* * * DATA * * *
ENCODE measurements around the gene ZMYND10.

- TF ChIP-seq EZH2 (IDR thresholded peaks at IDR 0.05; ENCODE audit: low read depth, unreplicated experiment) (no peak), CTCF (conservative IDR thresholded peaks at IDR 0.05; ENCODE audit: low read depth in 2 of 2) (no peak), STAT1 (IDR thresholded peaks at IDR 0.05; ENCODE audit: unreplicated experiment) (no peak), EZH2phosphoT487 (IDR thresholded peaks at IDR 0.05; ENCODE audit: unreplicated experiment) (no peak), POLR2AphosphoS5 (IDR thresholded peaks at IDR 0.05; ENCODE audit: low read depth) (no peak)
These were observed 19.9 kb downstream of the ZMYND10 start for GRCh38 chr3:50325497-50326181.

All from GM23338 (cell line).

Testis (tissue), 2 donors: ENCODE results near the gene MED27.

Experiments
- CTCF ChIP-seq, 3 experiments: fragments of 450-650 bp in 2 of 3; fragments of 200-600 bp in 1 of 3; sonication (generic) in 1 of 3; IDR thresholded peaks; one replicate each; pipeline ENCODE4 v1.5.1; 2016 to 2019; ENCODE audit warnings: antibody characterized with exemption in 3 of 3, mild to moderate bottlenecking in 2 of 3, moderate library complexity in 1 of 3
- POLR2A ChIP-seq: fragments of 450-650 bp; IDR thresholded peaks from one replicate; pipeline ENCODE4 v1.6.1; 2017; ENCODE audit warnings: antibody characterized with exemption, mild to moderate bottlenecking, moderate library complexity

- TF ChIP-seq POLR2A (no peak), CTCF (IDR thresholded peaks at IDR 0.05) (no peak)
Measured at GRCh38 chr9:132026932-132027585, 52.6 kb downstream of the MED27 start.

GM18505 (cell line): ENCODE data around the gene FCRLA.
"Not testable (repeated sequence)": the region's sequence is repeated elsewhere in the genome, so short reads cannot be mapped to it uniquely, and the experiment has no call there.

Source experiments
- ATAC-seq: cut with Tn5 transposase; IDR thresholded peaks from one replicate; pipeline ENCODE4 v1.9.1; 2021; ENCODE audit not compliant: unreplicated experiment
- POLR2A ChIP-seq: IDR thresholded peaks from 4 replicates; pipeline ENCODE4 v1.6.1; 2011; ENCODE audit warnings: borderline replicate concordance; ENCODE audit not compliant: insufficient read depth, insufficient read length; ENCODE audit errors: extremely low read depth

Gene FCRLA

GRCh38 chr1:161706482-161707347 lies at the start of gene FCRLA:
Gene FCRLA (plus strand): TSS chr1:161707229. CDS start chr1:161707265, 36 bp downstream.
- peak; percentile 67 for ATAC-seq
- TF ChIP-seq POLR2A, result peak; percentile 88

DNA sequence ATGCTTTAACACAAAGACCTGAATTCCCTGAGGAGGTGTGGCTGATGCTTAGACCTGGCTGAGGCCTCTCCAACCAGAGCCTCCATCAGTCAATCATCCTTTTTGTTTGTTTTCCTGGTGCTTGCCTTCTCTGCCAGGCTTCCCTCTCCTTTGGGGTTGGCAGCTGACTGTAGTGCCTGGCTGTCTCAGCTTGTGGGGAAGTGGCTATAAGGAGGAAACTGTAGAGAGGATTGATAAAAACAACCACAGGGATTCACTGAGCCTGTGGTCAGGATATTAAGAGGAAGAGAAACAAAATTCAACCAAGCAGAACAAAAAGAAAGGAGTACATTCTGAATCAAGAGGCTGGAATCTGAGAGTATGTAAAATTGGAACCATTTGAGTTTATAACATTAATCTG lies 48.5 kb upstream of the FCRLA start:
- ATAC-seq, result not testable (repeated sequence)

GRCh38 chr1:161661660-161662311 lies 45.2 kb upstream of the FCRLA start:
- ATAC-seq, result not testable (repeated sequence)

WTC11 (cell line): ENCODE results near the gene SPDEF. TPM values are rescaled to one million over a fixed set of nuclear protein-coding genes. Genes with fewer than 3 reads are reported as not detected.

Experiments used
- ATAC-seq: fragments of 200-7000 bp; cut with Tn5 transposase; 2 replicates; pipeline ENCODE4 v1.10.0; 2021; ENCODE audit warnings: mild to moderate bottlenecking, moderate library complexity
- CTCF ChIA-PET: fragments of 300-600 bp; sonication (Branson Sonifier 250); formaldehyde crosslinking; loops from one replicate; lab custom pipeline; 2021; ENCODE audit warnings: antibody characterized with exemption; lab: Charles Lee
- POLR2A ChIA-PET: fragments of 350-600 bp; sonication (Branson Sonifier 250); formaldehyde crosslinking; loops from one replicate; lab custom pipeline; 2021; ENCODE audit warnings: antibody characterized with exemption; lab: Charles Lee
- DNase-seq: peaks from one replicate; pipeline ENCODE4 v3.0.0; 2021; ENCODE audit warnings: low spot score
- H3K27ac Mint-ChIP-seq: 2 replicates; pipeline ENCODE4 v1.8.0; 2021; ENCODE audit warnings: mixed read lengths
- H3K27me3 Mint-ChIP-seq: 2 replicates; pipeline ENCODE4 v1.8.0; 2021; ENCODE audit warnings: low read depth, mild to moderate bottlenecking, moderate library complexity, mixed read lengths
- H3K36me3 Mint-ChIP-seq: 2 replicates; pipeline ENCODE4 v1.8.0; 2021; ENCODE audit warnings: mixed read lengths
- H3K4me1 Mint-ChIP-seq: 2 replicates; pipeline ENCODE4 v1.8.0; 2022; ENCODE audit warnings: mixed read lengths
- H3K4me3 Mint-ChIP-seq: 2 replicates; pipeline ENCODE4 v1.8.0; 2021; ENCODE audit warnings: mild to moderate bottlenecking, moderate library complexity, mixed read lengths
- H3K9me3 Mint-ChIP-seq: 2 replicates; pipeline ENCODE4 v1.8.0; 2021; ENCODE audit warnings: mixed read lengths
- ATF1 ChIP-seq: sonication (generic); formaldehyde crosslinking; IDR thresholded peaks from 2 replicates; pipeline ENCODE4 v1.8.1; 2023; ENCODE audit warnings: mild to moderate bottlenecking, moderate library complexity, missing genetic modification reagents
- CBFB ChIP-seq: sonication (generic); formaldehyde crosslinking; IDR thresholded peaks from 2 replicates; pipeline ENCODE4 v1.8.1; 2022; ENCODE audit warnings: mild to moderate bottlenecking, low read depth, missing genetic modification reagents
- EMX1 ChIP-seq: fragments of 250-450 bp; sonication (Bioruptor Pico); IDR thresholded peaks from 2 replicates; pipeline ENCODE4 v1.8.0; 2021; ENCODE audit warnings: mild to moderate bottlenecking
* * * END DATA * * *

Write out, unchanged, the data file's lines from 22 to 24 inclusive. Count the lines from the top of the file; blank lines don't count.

- ATAC-seq, result not testable (repeated sequence)

GRCh38 chr1:161661660-161662311 lies 45.2 kb upstream of the FCRLA start:
- ATAC-seq, result not testable (repeated sequence)